When one of my critique partners recommended The Yada Yada Prayer Group to me, I expected it would be good. But I didn’t know I’d fall in love with it by Chapter 2.
I’d never read a novel quite like it. In some ways the story reminds me of my critique group: a group of women of all ages and backgrounds, thrown together at a conference, who decide to stay in touch and gradually become prayer partners and integral parts of each other’s lives, sisters connected by bonds only Jesus can forge. Each of the Yada Yada women seemed so real, I wasn’t all that surprised to learn from Sandra, who knows the author personally, that many of the characters are based on women in “real life.” No wonder I could see Avis, Stu, Adele, Jodi, and the others so clearly in my mind.
It was that real-ness that struck me most about the story—that captured me at the beginning and kept me reading almost voraciously until the last page. I’ve never read a novel that dealt in such honest transparency with the challenges, awkwardness, and joys of pursuing friendships “across the color line” in America today, of intentionally displacing oneself and seeking healing and understanding through the only way that really lasts—relationships.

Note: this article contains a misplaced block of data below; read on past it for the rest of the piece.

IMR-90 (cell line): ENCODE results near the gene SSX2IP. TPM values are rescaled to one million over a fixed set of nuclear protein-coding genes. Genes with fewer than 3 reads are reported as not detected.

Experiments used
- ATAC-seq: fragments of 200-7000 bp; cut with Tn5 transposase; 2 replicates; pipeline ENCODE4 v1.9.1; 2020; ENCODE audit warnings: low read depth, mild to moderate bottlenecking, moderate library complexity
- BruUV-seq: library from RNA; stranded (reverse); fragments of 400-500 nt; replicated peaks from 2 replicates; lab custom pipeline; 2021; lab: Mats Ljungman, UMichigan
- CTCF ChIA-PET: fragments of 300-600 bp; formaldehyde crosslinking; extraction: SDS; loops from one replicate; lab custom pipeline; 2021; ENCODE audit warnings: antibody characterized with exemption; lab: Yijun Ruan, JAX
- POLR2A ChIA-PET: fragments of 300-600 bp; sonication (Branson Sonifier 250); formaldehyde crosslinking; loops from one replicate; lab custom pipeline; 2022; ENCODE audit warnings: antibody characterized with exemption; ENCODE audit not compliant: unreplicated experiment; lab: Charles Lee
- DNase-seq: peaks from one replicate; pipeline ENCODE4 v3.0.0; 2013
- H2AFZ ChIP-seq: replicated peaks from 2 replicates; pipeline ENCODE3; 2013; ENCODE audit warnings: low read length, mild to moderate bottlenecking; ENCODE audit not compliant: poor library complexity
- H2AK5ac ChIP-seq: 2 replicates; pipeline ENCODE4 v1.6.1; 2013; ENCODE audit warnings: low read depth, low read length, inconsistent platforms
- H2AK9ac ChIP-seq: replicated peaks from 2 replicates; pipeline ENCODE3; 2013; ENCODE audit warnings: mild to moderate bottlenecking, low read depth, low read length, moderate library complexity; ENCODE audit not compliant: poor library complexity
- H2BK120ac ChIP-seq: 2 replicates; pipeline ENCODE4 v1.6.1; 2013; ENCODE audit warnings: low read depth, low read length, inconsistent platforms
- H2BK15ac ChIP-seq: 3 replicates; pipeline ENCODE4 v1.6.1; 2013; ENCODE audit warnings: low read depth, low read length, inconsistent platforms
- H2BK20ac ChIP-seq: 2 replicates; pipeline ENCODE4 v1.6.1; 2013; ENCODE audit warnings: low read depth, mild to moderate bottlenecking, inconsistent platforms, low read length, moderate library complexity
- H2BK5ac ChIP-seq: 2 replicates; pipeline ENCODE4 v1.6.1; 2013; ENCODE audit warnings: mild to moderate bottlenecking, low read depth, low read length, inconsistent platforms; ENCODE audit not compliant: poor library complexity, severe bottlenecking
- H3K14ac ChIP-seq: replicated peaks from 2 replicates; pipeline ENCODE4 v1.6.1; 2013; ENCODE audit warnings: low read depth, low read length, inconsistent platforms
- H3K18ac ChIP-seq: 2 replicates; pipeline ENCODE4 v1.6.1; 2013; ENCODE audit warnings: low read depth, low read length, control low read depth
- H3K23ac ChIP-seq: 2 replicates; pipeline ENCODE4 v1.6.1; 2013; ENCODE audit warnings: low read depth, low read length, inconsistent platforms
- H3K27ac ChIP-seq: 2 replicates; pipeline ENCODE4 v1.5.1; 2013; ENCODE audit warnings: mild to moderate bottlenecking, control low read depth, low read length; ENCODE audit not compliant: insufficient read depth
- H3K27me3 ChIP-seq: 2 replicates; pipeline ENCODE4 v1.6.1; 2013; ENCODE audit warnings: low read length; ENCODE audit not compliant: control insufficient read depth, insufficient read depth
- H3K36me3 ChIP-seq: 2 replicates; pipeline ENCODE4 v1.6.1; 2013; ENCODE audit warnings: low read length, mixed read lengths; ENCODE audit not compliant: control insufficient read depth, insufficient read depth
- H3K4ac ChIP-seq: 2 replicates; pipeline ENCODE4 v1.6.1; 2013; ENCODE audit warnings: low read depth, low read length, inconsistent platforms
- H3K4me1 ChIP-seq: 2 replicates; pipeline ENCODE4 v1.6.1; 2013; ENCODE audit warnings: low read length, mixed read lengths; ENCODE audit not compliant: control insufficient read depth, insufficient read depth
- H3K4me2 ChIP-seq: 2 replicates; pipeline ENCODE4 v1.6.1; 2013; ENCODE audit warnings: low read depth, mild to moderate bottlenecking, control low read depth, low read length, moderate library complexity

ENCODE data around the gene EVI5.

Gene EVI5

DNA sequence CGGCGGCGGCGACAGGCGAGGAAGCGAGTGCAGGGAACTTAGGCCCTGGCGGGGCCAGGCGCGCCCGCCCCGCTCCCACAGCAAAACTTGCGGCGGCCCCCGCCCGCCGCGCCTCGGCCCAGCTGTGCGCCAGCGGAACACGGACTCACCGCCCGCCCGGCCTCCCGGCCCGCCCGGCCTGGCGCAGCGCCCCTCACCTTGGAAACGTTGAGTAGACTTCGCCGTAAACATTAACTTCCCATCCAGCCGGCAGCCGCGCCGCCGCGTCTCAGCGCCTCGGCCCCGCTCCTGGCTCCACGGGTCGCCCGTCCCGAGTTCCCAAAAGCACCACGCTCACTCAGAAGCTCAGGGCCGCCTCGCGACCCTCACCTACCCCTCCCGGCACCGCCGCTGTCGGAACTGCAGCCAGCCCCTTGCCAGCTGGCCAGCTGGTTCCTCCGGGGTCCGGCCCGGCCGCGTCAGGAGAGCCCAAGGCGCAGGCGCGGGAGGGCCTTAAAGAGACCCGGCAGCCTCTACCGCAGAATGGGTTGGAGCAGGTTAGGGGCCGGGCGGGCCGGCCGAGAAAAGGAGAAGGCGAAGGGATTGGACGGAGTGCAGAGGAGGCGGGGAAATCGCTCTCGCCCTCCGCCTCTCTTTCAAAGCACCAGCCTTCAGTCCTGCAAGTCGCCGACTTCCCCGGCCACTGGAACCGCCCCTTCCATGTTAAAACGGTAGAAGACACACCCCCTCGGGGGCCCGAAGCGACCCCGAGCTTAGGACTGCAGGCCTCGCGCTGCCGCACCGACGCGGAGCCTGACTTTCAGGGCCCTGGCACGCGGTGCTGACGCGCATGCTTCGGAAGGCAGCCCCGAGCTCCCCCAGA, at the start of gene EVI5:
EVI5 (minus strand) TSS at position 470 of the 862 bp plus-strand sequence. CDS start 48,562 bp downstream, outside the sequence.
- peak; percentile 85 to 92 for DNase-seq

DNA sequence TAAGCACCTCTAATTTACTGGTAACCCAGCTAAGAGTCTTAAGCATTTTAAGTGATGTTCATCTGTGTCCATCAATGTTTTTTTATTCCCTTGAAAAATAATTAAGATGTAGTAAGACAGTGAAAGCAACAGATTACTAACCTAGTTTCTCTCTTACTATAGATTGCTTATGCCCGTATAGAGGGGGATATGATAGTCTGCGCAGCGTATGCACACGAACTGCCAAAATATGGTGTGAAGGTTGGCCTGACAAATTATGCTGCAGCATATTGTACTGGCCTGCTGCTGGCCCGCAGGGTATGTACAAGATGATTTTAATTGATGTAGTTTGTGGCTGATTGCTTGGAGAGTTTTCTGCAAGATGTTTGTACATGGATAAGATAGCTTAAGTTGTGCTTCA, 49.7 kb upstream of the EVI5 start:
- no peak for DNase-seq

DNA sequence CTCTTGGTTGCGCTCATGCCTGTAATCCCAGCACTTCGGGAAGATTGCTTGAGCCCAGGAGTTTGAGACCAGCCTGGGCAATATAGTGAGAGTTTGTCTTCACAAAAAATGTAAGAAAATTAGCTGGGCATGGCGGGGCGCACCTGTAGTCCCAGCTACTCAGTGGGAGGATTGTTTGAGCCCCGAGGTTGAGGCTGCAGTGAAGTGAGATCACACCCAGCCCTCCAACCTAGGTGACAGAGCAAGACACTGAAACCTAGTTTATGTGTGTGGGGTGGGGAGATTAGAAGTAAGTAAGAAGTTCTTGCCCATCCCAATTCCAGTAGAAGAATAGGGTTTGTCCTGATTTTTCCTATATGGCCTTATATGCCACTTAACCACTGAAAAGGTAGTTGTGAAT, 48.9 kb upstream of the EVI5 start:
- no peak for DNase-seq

Sandra had told me that Neta Jackson, whose name I knew from childhood due to the Trailblazer books she authored with her husband, had a heart for intentionality in racial reconciliation. And in reading about the Yada Yada sisterhood, I could tell she had lived much of what she was describing—she couldn’t write about it like that if she hadn’t. Even with my baby steps in that direction, there were many things I recognized and could relate to, “ouch” moments, laughter, and tears. The book challenged my faith as well, and reminded me how much I have to learn from sisters of other backgrounds and cultures.
I hope to find a copy of the second book in the Yada Yada Prayer Group series soon. And I’d encourage you to check them out as well. I think you’ll be glad you did!